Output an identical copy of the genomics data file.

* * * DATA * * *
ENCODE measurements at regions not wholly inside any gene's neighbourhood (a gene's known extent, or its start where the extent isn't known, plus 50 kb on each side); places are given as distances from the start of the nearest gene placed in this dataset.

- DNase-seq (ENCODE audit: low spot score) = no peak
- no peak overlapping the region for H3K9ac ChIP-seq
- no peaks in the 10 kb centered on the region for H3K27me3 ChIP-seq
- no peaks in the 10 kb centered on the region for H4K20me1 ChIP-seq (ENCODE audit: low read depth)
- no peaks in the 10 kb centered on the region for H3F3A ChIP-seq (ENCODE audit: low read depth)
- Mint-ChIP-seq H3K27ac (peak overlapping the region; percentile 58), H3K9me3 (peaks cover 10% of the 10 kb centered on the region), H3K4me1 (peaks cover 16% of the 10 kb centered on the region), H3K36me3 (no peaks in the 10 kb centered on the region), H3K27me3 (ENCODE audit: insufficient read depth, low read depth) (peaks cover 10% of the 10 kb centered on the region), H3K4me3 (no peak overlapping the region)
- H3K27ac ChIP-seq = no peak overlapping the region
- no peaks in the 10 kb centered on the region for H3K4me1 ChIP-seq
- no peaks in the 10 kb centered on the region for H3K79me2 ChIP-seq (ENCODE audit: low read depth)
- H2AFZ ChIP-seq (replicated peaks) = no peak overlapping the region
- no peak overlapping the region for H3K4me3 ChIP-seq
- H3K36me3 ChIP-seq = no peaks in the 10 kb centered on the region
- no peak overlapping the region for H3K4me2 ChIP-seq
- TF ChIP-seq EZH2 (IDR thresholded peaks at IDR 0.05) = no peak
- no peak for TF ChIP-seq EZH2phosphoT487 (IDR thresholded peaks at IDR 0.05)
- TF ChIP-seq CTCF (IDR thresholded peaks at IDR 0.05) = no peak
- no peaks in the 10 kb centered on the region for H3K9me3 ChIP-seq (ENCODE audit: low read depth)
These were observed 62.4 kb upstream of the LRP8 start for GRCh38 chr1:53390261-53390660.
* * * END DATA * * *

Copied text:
ENCODE measurements at regions not wholly inside any gene's neighbourhood (a gene's known extent, or its start where the extent isn't known, plus 50 kb on each side); places are given as distances from the start of the nearest gene placed in this dataset.

- DNase-seq (ENCODE audit: low spot score) = no peak
- no peak overlapping the region for H3K9ac ChIP-seq
- no peaks in the 10 kb centered on the region for H3K27me3 ChIP-seq
- no peaks in the 10 kb centered on the region for H4K20me1 ChIP-seq (ENCODE audit: low read depth)
- no peaks in the 10 kb centered on the region for H3F3A ChIP-seq (ENCODE audit: low read depth)
- Mint-ChIP-seq H3K27ac (peak overlapping the region; percentile 58), H3K9me3 (peaks cover 10% of the 10 kb centered on the region), H3K4me1 (peaks cover 16% of the 10 kb centered on the region), H3K36me3 (no peaks in the 10 kb centered on the region), H3K27me3 (ENCODE audit: insufficient read depth, low read depth) (peaks cover 10% of the 10 kb centered on the region), H3K4me3 (no peak overlapping the region)
- H3K27ac ChIP-seq = no peak overlapping the region
- no peaks in the 10 kb centered on the region for H3K4me1 ChIP-seq
- no peaks in the 10 kb centered on the region for H3K79me2 ChIP-seq (ENCODE audit: low read depth)
- H2AFZ ChIP-seq (replicated peaks) = no peak overlapping the region
- no peak overlapping the region for H3K4me3 ChIP-seq
- H3K36me3 ChIP-seq = no peaks in the 10 kb centered on the region
- no peak overlapping the region for H3K4me2 ChIP-seq
- TF ChIP-seq EZH2 (IDR thresholded peaks at IDR 0.05) = no peak
- no peak for TF ChIP-seq EZH2phosphoT487 (IDR thresholded peaks at IDR 0.05)
- TF ChIP-seq CTCF (IDR thresholded peaks at IDR 0.05) = no peak
- no peaks in the 10 kb centered on the region for H3K9me3 ChIP-seq (ENCODE audit: low read depth)
These were observed 62.4 kb upstream of the LRP8 start for GRCh38 chr1:53390261-53390660.